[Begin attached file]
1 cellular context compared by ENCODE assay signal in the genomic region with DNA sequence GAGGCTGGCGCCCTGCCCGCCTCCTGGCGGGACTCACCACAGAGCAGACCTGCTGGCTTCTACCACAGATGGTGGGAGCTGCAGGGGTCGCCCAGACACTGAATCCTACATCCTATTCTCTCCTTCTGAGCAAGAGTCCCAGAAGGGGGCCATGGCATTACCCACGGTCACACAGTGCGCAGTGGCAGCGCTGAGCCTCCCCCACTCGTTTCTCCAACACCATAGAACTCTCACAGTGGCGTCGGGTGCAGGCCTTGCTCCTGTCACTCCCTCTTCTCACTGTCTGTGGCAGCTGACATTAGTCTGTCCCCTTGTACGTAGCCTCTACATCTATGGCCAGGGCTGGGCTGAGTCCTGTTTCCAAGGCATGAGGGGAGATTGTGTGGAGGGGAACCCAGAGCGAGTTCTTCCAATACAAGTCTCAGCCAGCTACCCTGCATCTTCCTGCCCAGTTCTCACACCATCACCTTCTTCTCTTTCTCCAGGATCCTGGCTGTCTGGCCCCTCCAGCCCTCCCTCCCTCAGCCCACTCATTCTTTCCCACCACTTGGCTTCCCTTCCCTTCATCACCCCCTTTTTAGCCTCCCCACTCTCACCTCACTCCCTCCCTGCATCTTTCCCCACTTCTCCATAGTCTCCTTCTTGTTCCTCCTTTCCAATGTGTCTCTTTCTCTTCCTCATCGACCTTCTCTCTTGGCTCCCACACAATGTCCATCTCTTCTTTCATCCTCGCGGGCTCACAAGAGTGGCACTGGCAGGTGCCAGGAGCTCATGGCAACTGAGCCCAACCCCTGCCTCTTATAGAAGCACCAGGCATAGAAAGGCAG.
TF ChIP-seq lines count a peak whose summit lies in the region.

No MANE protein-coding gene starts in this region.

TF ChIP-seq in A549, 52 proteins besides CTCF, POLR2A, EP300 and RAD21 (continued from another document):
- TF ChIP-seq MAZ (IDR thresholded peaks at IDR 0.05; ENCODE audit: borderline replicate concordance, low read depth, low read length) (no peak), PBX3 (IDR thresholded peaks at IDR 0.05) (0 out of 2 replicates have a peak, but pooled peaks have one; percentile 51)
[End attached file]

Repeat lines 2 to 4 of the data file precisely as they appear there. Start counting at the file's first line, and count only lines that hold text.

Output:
TF ChIP-seq lines count a peak whose summit lies in the region.

No MANE protein-coding gene starts in this region.

TF ChIP-seq in A549, 52 proteins besides CTCF, POLR2A, EP300 and RAD21 (continued from another document):